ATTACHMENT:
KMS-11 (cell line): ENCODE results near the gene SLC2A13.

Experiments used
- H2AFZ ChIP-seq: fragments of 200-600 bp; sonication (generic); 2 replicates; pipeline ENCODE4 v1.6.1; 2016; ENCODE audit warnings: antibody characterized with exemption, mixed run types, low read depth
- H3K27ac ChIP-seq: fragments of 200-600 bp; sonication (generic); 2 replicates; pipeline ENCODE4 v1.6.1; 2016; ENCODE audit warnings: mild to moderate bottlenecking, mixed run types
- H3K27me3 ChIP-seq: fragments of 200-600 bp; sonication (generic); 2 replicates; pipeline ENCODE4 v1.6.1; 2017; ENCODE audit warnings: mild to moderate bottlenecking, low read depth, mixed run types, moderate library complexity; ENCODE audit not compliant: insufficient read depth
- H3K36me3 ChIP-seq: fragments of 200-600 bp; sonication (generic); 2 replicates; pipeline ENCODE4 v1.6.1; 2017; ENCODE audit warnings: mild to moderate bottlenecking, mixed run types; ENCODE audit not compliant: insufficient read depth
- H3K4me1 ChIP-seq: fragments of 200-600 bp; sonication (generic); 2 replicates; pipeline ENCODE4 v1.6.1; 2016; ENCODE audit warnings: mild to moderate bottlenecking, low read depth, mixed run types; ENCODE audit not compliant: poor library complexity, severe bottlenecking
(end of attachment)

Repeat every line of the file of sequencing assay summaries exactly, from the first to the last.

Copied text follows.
KMS-11 (cell line): ENCODE results near the gene SLC2A13.

Experiments used
- H2AFZ ChIP-seq: fragments of 200-600 bp; sonication (generic); 2 replicates; pipeline ENCODE4 v1.6.1; 2016; ENCODE audit warnings: antibody characterized with exemption, mixed run types, low read depth
- H3K27ac ChIP-seq: fragments of 200-600 bp; sonication (generic); 2 replicates; pipeline ENCODE4 v1.6.1; 2016; ENCODE audit warnings: mild to moderate bottlenecking, mixed run types
- H3K27me3 ChIP-seq: fragments of 200-600 bp; sonication (generic); 2 replicates; pipeline ENCODE4 v1.6.1; 2017; ENCODE audit warnings: mild to moderate bottlenecking, low read depth, mixed run types, moderate library complexity; ENCODE audit not compliant: insufficient read depth
- H3K36me3 ChIP-seq: fragments of 200-600 bp; sonication (generic); 2 replicates; pipeline ENCODE4 v1.6.1; 2017; ENCODE audit warnings: mild to moderate bottlenecking, mixed run types; ENCODE audit not compliant: insufficient read depth
- H3K4me1 ChIP-seq: fragments of 200-600 bp; sonication (generic); 2 replicates; pipeline ENCODE4 v1.6.1; 2016; ENCODE audit warnings: mild to moderate bottlenecking, low read depth, mixed run types; ENCODE audit not compliant: poor library complexity, severe bottlenecking